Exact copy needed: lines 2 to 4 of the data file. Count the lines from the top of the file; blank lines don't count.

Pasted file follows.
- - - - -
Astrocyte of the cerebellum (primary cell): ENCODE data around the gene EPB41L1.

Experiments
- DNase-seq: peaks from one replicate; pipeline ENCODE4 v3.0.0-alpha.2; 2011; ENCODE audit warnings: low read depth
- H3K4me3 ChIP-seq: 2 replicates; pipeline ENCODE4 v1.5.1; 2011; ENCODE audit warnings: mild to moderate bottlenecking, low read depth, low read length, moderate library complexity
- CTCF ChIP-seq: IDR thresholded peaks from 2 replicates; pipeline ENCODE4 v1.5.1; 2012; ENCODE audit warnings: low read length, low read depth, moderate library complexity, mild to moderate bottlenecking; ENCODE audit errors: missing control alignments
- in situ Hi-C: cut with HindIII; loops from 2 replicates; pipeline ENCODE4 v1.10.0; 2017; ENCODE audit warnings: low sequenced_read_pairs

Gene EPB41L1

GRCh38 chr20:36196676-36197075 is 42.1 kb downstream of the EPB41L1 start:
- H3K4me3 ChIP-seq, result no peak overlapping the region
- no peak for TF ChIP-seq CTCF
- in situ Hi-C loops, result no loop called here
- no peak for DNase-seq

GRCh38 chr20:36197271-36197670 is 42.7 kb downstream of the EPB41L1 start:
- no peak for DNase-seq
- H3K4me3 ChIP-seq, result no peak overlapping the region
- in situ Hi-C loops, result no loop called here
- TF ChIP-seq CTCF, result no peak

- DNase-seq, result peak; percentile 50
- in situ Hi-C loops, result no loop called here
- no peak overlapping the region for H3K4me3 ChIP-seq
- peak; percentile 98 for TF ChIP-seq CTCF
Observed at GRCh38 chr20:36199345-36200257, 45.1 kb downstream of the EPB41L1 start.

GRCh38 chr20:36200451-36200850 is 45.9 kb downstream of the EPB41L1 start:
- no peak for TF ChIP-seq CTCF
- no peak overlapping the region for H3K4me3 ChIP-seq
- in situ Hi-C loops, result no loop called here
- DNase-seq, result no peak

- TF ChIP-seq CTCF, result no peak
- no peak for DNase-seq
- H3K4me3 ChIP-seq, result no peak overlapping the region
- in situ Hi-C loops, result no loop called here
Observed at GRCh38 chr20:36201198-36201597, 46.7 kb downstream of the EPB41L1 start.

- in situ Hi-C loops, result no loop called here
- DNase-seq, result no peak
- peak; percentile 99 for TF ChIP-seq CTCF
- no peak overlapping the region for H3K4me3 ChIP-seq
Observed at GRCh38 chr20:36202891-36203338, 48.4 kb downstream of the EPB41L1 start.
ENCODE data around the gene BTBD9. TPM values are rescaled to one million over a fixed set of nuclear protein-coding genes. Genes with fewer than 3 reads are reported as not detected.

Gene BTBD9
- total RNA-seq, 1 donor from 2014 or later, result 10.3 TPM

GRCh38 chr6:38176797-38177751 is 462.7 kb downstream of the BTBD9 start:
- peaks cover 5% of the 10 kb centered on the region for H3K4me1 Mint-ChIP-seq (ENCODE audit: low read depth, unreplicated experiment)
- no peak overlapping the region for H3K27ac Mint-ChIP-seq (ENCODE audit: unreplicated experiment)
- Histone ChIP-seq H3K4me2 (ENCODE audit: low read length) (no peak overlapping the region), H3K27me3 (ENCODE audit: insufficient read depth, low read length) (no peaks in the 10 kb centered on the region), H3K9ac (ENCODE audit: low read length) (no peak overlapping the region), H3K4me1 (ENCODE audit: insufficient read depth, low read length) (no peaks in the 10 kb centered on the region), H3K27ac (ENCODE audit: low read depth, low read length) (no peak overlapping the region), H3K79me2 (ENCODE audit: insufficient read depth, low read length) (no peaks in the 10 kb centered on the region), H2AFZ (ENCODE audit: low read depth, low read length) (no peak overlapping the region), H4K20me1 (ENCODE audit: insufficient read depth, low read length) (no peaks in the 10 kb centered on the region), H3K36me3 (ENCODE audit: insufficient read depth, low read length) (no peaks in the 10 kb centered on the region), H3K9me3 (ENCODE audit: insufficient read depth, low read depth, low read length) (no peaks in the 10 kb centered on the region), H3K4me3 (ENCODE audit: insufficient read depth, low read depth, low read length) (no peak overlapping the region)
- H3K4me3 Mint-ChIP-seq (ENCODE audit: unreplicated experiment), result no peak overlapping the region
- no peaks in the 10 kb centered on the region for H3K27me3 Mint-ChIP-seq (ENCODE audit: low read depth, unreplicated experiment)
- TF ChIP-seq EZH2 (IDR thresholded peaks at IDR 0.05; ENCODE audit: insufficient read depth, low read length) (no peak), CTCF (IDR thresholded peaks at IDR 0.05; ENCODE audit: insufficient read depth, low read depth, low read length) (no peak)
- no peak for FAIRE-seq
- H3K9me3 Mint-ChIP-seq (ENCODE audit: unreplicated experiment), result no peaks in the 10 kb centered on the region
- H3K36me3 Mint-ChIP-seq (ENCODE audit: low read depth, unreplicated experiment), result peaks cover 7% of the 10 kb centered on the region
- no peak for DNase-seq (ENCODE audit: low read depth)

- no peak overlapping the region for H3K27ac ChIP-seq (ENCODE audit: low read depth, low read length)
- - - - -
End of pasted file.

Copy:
Experiments
- DNase-seq: peaks from one replicate; pipeline ENCODE4 v3.0.0-alpha.2; 2011; ENCODE audit warnings: low read depth
- H3K4me3 ChIP-seq: 2 replicates; pipeline ENCODE4 v1.5.1; 2011; ENCODE audit warnings: mild to moderate bottlenecking, low read depth, low read length, moderate library complexity